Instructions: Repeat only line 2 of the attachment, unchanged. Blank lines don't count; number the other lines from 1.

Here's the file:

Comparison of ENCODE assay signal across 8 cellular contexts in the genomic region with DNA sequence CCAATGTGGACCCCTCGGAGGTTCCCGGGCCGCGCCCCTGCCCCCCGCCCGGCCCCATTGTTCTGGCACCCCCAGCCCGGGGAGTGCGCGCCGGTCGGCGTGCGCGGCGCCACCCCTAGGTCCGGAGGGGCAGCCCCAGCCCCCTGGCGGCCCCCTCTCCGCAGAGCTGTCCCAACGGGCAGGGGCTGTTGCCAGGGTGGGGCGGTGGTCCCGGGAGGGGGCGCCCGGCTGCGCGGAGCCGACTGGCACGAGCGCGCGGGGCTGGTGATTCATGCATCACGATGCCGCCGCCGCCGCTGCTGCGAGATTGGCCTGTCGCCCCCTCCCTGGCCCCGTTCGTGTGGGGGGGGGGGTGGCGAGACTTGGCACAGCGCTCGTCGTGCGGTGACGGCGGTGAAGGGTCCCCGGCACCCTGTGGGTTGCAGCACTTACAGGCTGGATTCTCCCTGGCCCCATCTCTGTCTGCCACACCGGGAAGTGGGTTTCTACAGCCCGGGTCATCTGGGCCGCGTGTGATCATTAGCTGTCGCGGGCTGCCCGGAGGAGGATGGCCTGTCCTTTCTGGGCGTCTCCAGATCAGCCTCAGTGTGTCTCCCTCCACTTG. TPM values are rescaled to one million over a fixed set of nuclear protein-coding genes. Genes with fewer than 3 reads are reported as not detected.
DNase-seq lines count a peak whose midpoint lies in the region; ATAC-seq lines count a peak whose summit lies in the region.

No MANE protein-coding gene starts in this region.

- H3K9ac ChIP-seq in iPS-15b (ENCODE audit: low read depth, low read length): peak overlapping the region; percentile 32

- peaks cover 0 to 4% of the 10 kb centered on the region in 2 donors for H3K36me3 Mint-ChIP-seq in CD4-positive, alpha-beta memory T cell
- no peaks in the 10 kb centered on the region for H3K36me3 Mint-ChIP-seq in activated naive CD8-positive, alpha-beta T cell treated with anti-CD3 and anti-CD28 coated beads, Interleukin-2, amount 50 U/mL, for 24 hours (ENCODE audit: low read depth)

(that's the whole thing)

DNase-seq lines count a peak whose midpoint lies in the region; ATAC-seq lines count a peak whose summit lies in the region.